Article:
For my Father, Sidney Wallach, June 11, 1925-February 9, 2010.
I’m in the garage of my parents pink house in Delray Beach, Florida, among the recycling bins and the stacks of Costco toilet paper and the ancient sports gear, including a tennis racket that hasn’t been hit in two decades, trying to choose the right golf club for a challenging situation. But each time I pull a club out of the old standing bag in the corner to test how it feels, to check the worn smoothness of the faded leather grips, the telephone rings inside the house and I have to run back in and answer it. I have to listen to yet another stranger tell me how much they loved my father. And, frankly, I’m running out of tissues.
The decision comes down to a choice between a 64-degree wedge with a lot of bounce and a Pro Edge 16-degree hybrid. In later years my dad couldn’t hit driver any more and the hybrids were invented just in time to save his game. He could punch the 16-degree about 150 yards off the tee when he hit it good and didn’t step away from the ball because one leg had trouble bearing the weight shift since his cancer surgery. Actually, I’m giving him the benefit of the doubt, here; the fact is that dad stepped away from the ball in mid-swing long before he ever got cancer, which to everyone’s great surprise, was not even the thing that killed him.
Personally, I think not being able to play golf anymore is what killed him, though the many doctors who fought ceaselessly on his behalf toward the end would likely disagree. As recently as a few weeks ago, over the phone from Florida to Oregon, dad told me how he’d been getting around the house without his walker lately, and was thinking about buying some whiffle balls and hitting them along the narrow strip of Bermuda grass between the house and the neighbor’s house. It was his way of letting me know that he was training for our next match and that I should probably watch out.
He never got that chance because he fell down one day without the walker and his doctor—a cancer specialist who surely loses patients every day but who cried on the phone yesterday when calling with his condolences—was angry with dad and told him he MUST use the walker, he was putting himself at risk without it. So maybe that conversation is what killed him because even at 84 years old, with his ten-year cancer the least of his health problems, I think until that moment dad truly believed he was going to rally one more time and get back out to the place on this earth that he loved the most. I’m almost certain that the prospect of a life without golf was the one penalty that my father could not call on himself.
The lob wedge seems like a good choice to me because he always struck it with great confidence—or at least great hope—and was often deadly with it. That wedge was all about feel, which my dad possessed in abundance. When he started painting a few years ago for the first time, in his eighties, he showed a natural touch. His first canvas was of a golf hole, and it hangs on the wall of my office alongside artwork of St. Andrews and Turnberry, and many of the other places I hoped someday to visit with dad even though we both knew the real chance of that had come and gone years ago.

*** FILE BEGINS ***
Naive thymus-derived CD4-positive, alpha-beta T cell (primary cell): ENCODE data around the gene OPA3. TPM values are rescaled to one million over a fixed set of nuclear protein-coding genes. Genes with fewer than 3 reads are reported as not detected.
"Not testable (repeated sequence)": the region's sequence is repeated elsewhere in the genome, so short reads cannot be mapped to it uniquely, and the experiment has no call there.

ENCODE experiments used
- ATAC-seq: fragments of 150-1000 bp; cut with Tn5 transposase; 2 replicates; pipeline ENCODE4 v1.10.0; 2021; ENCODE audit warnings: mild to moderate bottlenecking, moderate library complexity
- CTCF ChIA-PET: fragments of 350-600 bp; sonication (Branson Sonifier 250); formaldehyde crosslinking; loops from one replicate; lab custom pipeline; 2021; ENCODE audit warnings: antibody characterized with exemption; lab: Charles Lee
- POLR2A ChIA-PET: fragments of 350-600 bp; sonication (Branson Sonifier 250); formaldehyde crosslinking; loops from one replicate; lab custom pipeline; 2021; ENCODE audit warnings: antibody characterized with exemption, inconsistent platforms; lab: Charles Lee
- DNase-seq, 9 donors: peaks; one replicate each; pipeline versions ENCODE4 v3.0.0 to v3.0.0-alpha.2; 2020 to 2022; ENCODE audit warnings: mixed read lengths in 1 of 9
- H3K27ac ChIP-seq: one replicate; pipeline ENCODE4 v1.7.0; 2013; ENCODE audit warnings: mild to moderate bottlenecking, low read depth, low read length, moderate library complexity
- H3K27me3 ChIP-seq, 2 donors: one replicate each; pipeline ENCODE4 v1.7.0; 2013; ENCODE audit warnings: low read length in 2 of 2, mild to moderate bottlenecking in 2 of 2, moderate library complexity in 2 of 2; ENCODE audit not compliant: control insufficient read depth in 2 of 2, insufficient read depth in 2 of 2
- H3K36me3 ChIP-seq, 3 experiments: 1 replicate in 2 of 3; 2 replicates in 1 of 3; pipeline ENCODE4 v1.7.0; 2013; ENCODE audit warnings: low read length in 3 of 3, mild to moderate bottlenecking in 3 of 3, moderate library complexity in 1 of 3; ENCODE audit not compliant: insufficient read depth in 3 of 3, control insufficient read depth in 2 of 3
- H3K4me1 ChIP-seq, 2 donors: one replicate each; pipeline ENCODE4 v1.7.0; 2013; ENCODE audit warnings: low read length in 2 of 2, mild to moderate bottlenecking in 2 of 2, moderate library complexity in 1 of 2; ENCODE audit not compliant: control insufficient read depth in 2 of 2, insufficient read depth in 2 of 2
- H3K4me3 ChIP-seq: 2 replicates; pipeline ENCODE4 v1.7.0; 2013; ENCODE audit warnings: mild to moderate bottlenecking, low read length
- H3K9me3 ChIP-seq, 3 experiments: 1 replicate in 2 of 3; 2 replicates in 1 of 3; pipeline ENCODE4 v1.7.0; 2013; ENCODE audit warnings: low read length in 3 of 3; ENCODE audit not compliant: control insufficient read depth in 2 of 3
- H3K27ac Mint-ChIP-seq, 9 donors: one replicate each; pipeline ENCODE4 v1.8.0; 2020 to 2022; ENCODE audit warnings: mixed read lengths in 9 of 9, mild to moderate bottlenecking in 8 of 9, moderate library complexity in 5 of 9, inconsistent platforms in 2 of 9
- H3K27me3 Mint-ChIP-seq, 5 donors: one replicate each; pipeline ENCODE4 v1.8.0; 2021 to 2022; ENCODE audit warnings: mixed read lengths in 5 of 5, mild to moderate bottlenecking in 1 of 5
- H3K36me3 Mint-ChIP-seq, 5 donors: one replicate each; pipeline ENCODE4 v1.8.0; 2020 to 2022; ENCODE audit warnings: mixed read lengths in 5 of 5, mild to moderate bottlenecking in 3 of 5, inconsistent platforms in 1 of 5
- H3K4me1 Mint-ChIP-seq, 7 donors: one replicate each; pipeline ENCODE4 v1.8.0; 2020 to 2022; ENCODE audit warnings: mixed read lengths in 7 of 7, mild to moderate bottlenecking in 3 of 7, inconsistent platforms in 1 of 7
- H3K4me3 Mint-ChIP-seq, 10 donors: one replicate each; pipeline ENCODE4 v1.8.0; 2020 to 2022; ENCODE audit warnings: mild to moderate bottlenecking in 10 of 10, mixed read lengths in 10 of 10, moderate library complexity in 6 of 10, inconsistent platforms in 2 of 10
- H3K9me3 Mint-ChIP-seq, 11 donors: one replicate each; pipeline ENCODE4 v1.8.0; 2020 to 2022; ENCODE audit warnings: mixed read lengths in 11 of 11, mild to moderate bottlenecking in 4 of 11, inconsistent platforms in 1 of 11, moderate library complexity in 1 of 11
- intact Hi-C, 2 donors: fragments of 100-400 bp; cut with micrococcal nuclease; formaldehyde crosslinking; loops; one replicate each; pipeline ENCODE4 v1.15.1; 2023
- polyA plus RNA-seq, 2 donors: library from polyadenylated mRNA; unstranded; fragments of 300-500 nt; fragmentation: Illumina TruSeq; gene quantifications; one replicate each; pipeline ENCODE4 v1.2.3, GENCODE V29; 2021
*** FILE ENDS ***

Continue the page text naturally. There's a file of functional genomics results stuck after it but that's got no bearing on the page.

I’m comforted to know that the last round of golf he ever played was with me, just a few months ago, at the Boca Raton Resort and Club, not far from the house in Florida. I was covering the resort for a magazine story and invited dad to come along. He’d transitioned to playing only executive courses with his devoted golf buddy Phil, and sometimes he only had the energy for ten or twelve holes, but at Boca dad hit every shot on a course that surprised him with its length, even though it was a short course. He played well that day—he was frustrated by some bad shots but he hit some truly spectacular ones, and that grin that could light up a full gallery at Augusta carried him up to some of the greens that were just a little too far from the cart for him to get to easily. That was his final round and I was proud of him, as always. I saw how hard he struggled, and how much pain he was in, yet he was expansively joyful. When I left after that trip he shortly gave in to rationality and started with the walker, and from there things played like a short, downwind, downhill par four.
The only other thing I thought about burying with my father was his ball retriever. I know he’d get a good laugh out of that—his humor is what most people remembered when they called on the phone and cried to me about how much they’d loved my father. That would be a good one on Dad—the idea that he might still lose golf balls up there. But I opted for practicality over humor. I ultimately decided on the lob wedge because of his affinity with it, because it had heft, which is something that my father will always have in my life, even though he was so thin at the end that a one-club wind could have blown him over.
At one point I considered a putter, but where Dad is now, I figure all the putts always go in, anyway. When I kissed him good-bye in the hospital yesterday, I told him I’d catch up to him on the back nine, and in the meantime he’ll have a chance to really sharpen his short game.